Capitalize on Heterogeneous View by Competitors

An additional key factor for locating potential monopoly spaces is to examine ethnic spaces overlooked by the competition. In the multicultural marketing of even the most progressive companies, often whole ethnic groups are viewed heterogeneously. Especially for Latinos, this could not be a bigger mistake. Latinos have a multitude of sub-groups that are the result of the following major factors:


1. Country of Origin2. Acculturation

3. Generation

4. Spanish Language Usage

5. Level of Affluence

A company cannot expect to use mainstream marketing to effectively reach Latinos and African Americans. For Blacks, the “they speak English too” syndrome pervades throughout industry and is used as an excuse for not trying to understand the various segments within the African American consumer audience. For astute executives and marketers, “broad brush” marketing by the competition to ethnic audiences represents huge opportunities to own a substantial set of key niche spaces within the Latino and African American audiences. To many marketers, these ethnic niches are invisible. This creates the perfect opportunity in many industries for companies to choose and capture valuable niche spaces within Hispanic and African American consumer audiences.


Important Relationship Strategy

Strategically, it is important for an executive or marketer to develop deep relationships with a particular ethnic audience. This relationship is particularly important for companies offering a service or providing a product that differentiates itself in the marketplace. This means not just having marketing featuring Latinos and African American characters and themes but targeting specific groups within this audience. This type of marketing will really speak to the target group and develop deep ties with them that will be hard to break by competitors. It is important to concentrate on a key set of sub-groups to maximize penetration and effectiveness, and to create a strong base. A company’s product or service should not try to be all things to all members of the larger general ethnic group – this is a recipe for a weak market.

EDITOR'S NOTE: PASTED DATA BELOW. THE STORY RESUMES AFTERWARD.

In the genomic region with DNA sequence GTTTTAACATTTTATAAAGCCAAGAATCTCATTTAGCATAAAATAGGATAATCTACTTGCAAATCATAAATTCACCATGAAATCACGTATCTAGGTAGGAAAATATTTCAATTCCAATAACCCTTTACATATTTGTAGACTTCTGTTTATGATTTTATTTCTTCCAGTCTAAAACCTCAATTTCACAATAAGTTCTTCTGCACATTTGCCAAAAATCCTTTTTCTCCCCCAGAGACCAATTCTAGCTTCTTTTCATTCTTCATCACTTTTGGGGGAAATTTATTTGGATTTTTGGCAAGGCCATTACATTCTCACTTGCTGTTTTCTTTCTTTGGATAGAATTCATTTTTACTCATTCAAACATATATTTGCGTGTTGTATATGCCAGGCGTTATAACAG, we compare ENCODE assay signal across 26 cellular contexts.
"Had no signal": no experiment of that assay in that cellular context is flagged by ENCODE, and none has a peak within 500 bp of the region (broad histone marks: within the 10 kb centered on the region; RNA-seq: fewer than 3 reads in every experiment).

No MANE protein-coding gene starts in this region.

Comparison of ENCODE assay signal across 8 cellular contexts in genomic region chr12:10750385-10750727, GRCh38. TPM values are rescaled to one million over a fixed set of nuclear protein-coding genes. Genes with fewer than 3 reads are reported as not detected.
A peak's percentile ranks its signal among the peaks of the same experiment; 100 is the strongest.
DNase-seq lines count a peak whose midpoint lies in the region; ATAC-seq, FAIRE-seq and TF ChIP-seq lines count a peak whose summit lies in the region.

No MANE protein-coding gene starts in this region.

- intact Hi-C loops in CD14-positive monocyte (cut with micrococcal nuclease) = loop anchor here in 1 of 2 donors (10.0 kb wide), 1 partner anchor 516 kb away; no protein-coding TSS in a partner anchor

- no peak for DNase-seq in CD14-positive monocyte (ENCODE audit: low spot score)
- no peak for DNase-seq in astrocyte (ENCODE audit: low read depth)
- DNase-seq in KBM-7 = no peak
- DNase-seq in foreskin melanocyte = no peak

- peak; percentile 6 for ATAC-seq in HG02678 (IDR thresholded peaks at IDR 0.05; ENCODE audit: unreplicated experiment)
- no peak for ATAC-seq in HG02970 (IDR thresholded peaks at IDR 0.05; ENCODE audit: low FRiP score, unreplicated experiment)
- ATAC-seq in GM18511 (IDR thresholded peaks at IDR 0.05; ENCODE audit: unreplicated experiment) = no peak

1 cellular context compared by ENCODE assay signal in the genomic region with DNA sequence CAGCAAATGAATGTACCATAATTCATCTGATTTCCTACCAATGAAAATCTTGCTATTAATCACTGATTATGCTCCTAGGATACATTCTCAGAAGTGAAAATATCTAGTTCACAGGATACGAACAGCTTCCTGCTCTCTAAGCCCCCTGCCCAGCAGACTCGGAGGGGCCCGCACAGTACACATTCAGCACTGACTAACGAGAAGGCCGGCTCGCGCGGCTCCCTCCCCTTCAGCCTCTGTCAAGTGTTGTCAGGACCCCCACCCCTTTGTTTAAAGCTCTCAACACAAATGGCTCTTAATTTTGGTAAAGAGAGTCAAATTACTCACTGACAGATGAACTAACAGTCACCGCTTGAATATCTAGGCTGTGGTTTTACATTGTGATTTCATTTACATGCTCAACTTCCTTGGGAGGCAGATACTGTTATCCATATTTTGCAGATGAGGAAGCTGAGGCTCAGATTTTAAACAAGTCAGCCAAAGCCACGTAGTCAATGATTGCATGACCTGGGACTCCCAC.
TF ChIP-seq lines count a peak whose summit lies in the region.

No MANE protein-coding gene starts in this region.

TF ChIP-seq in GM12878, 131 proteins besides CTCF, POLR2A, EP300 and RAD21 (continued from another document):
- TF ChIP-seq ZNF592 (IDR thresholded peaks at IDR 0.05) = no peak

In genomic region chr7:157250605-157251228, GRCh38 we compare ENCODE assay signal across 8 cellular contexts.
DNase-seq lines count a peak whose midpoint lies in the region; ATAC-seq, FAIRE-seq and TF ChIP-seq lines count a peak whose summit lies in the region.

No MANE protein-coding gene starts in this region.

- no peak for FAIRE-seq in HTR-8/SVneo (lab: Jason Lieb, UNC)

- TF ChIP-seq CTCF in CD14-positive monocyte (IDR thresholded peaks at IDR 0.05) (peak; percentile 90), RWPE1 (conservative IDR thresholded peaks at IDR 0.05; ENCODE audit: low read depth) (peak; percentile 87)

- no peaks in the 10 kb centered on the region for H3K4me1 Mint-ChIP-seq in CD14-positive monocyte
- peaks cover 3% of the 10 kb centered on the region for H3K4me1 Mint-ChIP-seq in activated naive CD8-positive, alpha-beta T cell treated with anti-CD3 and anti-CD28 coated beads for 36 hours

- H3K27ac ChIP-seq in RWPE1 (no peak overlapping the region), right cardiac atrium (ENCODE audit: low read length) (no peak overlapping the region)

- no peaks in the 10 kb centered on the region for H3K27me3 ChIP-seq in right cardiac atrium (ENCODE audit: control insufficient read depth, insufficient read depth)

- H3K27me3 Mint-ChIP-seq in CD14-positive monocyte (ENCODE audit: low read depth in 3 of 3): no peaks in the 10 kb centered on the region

Owning ethnic market space is very profitable and in the near future for the U.S. market, it will become essential to ensure business growth. Companies are now looking to ethnic minority groups as a source to fuel their growth as the mainstream market continues to be over-saturated. To own a space, it is vital to let the perceived need of a targeted group drive the product or service offering, and to understand the nuances in reaching sub-groups within the greater minority audience. This creates markets within the U.S. which are equally or more attractive than China or India, due to their easier accessibility and huge buying power. In most consumer industries, these ethnic sub-space pockets are huge gold ores just waiting to be mined!




Author Bio

Author Michael Bolden is a Managing Partner of the Chatham Consulting Group. To learn more about ethnic marketing visit Chatham Consulting’s website at www.chathamchicago.comand also obtain a full report based on this article in the “Free Stuff” section. Readers of this article and visitors to our website are eligible for a free 20 minute consultation on your company’s multicultural marketing.